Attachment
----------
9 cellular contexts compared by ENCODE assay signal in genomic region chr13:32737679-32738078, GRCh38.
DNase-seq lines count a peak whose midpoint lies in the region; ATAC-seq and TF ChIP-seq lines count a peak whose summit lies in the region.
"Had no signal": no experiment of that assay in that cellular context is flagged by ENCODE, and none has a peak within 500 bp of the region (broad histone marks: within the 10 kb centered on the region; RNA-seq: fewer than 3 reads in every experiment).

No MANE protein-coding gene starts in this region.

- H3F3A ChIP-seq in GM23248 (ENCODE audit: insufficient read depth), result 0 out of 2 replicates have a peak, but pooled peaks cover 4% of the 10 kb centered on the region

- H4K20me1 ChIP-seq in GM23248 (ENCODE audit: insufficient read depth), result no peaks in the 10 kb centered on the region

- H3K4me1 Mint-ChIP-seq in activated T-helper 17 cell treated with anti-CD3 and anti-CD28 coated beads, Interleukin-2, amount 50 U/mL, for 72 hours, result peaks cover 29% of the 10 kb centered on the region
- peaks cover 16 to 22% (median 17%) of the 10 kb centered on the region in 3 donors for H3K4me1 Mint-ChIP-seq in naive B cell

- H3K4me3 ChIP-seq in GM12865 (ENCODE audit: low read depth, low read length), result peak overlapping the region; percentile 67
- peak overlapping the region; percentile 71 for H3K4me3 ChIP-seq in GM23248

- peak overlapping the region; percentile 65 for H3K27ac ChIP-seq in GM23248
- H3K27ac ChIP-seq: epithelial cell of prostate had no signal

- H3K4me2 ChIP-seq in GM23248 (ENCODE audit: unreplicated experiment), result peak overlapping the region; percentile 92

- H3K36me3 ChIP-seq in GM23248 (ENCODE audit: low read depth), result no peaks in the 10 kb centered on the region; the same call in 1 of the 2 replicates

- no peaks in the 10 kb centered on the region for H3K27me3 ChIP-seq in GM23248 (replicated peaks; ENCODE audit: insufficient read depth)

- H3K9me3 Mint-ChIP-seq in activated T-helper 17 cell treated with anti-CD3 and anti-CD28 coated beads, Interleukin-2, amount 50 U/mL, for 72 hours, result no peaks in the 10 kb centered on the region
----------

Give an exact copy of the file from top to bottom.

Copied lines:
9 cellular contexts compared by ENCODE assay signal in genomic region chr13:32737679-32738078, GRCh38.
DNase-seq lines count a peak whose midpoint lies in the region; ATAC-seq and TF ChIP-seq lines count a peak whose summit lies in the region.
"Had no signal": no experiment of that assay in that cellular context is flagged by ENCODE, and none has a peak within 500 bp of the region (broad histone marks: within the 10 kb centered on the region; RNA-seq: fewer than 3 reads in every experiment).

No MANE protein-coding gene starts in this region.

- H3F3A ChIP-seq in GM23248 (ENCODE audit: insufficient read depth), result 0 out of 2 replicates have a peak, but pooled peaks cover 4% of the 10 kb centered on the region

- H4K20me1 ChIP-seq in GM23248 (ENCODE audit: insufficient read depth), result no peaks in the 10 kb centered on the region

- H3K4me1 Mint-ChIP-seq in activated T-helper 17 cell treated with anti-CD3 and anti-CD28 coated beads, Interleukin-2, amount 50 U/mL, for 72 hours, result peaks cover 29% of the 10 kb centered on the region
- peaks cover 16 to 22% (median 17%) of the 10 kb centered on the region in 3 donors for H3K4me1 Mint-ChIP-seq in naive B cell

- H3K4me3 ChIP-seq in GM12865 (ENCODE audit: low read depth, low read length), result peak overlapping the region; percentile 67
- peak overlapping the region; percentile 71 for H3K4me3 ChIP-seq in GM23248

- peak overlapping the region; percentile 65 for H3K27ac ChIP-seq in GM23248
- H3K27ac ChIP-seq: epithelial cell of prostate had no signal

- H3K4me2 ChIP-seq in GM23248 (ENCODE audit: unreplicated experiment), result peak overlapping the region; percentile 92

- H3K36me3 ChIP-seq in GM23248 (ENCODE audit: low read depth), result no peaks in the 10 kb centered on the region; the same call in 1 of the 2 replicates

- no peaks in the 10 kb centered on the region for H3K27me3 ChIP-seq in GM23248 (replicated peaks; ENCODE audit: insufficient read depth)

- H3K9me3 Mint-ChIP-seq in activated T-helper 17 cell treated with anti-CD3 and anti-CD28 coated beads, Interleukin-2, amount 50 U/mL, for 72 hours, result no peaks in the 10 kb centered on the region